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Paget's Disease of Bone - Topic Overview

How is it treated?

Many people don't need treatment for Paget's disease. But even if you don't need treatment, you will still need to see your doctor on a regular basis from now on. This will let your doctor watch for other problems you might get from the disease, such as arthritis, fractures, or nerve problems.

If you have symptoms or are at risk for other problems from the disease, your doctor may prescribe medicine. Medicine can help reduce the breakdown of bone tissue, control symptoms such as bone pain, and prevent other problems such as arthritis.

  • Bisphosphonates are usually the first medicines prescribed for Paget's disease. They often make the disease inactive, sometimes for years or decades. If it becomes active again, you may need to take this medicine off and on to keep the disease under control.
  • Calcitonin may be prescribed if you have problems with bisphosphonates. It has similar benefits.

If you still have pain while taking your prescribed medicine, you can try:

You might also need other treatments, such as:

  • Physical therapy to build your muscles and improve your balance. This can help reduce falls and prevent broken bones.
  • Splints or braces to support your bones and joints and to help keep weak bones from breaking.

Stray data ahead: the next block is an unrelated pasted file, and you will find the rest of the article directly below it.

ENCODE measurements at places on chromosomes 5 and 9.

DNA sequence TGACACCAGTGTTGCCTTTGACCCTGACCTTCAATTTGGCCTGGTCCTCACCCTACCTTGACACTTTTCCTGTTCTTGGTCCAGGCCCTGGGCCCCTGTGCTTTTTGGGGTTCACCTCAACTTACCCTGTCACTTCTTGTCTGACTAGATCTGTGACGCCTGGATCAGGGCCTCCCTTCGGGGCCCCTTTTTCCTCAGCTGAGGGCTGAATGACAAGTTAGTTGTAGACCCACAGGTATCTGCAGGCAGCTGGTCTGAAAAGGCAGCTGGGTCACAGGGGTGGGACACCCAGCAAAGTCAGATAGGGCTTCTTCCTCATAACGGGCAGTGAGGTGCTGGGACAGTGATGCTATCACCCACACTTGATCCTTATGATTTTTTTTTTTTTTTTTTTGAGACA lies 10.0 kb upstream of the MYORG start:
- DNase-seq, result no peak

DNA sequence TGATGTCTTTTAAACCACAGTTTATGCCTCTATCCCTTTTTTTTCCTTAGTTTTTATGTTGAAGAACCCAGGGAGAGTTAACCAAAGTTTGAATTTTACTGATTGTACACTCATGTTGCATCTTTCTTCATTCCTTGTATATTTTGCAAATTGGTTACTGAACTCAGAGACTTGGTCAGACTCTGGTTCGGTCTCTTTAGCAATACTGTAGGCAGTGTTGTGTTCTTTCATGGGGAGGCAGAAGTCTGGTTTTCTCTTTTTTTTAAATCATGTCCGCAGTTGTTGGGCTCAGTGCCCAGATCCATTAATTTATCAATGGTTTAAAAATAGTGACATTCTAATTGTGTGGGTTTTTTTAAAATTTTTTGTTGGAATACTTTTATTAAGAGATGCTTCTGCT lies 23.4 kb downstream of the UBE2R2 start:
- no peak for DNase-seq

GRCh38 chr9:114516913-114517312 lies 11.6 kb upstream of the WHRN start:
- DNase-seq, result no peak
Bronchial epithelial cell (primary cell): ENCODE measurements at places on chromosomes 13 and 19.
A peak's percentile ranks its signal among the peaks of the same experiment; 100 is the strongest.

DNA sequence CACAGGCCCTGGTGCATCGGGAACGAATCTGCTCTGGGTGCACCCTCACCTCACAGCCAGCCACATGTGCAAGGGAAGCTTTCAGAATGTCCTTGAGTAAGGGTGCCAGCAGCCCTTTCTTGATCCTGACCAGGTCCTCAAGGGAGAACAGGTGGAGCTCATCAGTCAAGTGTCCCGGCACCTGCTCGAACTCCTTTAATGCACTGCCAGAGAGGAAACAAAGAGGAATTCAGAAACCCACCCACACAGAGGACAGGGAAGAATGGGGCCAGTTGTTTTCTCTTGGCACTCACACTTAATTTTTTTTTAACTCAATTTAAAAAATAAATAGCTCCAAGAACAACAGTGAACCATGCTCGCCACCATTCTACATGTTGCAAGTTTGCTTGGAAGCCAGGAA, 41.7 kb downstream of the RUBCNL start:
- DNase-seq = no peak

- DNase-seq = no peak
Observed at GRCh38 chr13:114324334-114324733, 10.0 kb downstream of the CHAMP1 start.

• A cane or walker to help you avoid falling and breaking a bone.
  • A hearing aid if the disease has caused hearing loss.

Some people may need surgery to replace a damaged hip or knee joint.

What can you do at home for Paget's disease?

There are many things you can do to help yourself when you have Paget's disease.

  • Learn ways to manage your pain. For example, you might keep a pain diary to find out what makes your pain better or worse.
  • Take care to avoid falls. For example, keep your home's walkways free of clutter and electric cords. Put grab bars in your bathroom.
  • Do weight-bearing exercise to keep your bones strong. Walking, dancing, or lifting weights may be good, but make sure that you don't put stress on affected bones. Your doctor or physical therapist can suggest exercises for you.
  • Eat a healthy diet that includes plenty of calcium and vitamin D. You need both to build strong bones.

WebMD Medical Reference from Healthwise

Last Updated: February 25, 2013
This information is not intended to replace the advice of a doctor. Healthwise disclaims any liability for the decisions you make based on this information.
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